When establishing a trust, one of the most important decisions the trust creator will need to make is who will be the trustee. A trustee has the responsibility of administering the trust for the benefit of the beneficiaries in accordance with the written terms of the trust.
The grantor, who establishes the trust, will often name themselves as an initial trustee and a close friend or family member as co-trustee or successor trustee. However, the question arises – does the grantor and whomever they select as a co-trustee or successor trustee really understand all the duties and responsibilities expected of a trustee? Moreover, do they understand the consequences if they fail to perform their duties up to standards required under the law?
Under the law, a trustee has four basic duties: the duty to administer and manage the trust property, the duty of loyalty, the duty of impartiality, and the duty of prudence. Modern trust law has added a fifth duty in many states – the duty to inform.
The Duty to Administer and Manage Trust Property
The trustee has a responsibility to protect the trust property and invest the assets carefully for the beneficiaries. If they don’t personally have the expertise to do so, they have a responsibility to hire and oversee an experienced investment manager. The trustee can be held liable to the beneficiaries for losses if they or the person they hire does not adhere to prudent investment standards required by state law.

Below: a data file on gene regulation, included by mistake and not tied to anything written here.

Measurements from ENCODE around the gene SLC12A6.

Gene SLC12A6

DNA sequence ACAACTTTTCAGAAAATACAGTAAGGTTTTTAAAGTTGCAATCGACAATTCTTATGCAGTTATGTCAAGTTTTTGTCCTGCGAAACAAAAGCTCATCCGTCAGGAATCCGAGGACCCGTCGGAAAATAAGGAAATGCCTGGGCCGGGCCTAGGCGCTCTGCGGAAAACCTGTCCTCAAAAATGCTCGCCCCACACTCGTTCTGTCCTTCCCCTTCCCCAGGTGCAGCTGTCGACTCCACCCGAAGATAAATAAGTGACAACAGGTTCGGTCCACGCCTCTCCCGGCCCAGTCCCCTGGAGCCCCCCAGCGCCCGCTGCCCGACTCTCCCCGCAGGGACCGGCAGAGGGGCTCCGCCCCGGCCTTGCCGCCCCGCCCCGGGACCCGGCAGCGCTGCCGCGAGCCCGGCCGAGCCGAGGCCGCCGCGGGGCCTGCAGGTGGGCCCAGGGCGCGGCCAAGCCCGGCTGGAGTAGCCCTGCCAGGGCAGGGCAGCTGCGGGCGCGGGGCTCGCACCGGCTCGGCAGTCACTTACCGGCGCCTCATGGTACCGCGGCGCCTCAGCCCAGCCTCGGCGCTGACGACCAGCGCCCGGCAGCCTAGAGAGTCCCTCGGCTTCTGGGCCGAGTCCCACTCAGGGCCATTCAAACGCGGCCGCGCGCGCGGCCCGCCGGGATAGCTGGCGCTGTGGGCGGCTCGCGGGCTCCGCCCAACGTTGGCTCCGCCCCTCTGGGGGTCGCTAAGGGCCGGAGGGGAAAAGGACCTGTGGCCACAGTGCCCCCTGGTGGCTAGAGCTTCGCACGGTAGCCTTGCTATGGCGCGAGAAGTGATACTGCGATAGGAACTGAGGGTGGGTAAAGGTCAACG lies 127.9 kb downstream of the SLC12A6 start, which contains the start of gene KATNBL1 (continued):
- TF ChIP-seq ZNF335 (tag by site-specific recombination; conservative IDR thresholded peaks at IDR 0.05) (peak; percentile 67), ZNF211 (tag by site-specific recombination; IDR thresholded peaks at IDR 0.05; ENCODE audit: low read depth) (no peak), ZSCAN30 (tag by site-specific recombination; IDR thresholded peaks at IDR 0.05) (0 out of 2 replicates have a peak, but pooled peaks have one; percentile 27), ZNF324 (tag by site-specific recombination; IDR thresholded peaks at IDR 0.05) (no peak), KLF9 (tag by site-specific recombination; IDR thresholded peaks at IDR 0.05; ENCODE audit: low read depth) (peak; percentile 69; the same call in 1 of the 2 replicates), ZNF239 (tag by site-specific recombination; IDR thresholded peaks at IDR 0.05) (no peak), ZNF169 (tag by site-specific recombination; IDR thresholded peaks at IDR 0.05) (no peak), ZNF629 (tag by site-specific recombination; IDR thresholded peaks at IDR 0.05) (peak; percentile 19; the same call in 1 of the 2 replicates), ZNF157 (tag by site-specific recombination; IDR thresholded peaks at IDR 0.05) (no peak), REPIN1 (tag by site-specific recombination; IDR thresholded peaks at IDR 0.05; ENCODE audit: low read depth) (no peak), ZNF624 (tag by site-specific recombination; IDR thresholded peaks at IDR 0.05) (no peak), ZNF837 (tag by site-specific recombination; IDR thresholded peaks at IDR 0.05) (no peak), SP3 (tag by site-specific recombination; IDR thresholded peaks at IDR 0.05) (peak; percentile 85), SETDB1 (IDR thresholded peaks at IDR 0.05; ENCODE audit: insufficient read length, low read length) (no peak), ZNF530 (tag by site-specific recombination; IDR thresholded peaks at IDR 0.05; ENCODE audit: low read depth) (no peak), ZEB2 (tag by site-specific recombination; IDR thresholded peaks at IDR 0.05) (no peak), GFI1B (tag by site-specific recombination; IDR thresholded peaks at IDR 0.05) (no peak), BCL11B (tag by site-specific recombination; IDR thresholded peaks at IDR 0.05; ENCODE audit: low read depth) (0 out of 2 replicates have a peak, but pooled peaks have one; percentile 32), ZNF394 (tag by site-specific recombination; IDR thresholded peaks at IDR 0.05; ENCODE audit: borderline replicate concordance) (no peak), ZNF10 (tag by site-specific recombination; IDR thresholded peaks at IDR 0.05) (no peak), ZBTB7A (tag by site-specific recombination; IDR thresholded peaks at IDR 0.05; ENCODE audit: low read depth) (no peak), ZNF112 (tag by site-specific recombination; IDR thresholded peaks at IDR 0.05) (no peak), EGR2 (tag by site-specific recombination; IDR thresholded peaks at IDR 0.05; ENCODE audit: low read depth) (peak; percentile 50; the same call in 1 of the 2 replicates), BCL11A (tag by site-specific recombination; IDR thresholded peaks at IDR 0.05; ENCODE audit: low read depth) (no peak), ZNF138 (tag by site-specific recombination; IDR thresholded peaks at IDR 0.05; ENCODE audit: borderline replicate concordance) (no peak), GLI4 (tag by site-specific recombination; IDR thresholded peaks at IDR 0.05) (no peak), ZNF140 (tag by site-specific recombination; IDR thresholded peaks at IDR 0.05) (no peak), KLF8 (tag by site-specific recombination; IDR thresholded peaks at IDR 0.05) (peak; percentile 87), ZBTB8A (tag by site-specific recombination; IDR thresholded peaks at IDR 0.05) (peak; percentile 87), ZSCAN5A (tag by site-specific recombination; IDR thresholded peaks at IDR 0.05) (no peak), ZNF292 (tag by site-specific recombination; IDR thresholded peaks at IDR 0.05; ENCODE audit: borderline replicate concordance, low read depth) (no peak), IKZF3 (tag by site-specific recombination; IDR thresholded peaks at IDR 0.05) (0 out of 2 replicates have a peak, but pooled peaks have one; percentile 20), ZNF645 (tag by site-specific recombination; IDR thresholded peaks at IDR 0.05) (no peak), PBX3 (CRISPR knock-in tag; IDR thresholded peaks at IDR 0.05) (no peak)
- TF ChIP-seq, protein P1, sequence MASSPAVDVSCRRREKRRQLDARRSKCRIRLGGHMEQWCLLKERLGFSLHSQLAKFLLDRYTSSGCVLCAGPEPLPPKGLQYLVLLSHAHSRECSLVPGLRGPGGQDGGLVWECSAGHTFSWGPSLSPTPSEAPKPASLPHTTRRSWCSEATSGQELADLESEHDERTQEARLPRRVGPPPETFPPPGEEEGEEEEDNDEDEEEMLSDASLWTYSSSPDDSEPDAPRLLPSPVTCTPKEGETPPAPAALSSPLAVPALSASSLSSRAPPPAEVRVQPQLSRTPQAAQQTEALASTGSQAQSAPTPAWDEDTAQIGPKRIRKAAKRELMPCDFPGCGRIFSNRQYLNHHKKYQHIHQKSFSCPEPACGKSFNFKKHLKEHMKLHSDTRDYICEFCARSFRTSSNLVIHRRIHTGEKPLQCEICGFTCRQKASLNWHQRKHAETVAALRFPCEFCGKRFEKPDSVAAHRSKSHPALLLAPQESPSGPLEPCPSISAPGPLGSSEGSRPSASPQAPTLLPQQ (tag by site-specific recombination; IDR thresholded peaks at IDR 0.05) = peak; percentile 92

The trustee also has significant recordkeeping responsibilities, including the filing of federal and state tax returns and the preparation of a legal accounting to the Court if it is required. They must pay bills, collect debts, and oversee insurance or real estate if these holdings are assets of the trust. While the trustee can delegate these duties to an experienced CPA, bookkeeper or property manager, they can never delegate the potential personal liability if these responsibilities are not done properly.
The Duty of Loyalty
A trustee has a duty of loyalty to act in the best interest of the beneficiaries and to avoid any conflicts of interest. The trustee must follow the trust terms and cannot make gifts, loans, or distributions to themselves or others unless specifically authorized under the trust document. The trustee cannot commingle trust property with their own property or that of others. Trustees who breach the duty of loyalty can not only be removed as trustee, but also found liable for any ensuing losses or damages.
Trustees can charge a fee for their services; however, determining a reasonable fee varies according to state law. Trustees can be sued or sanctioned if the amount is deemed unreasonable. While trust documents or state law typically provides that a trustee can resign if they choose, it may be difficult to do so unless a successor trustee can be found.
The Duty of Impartiality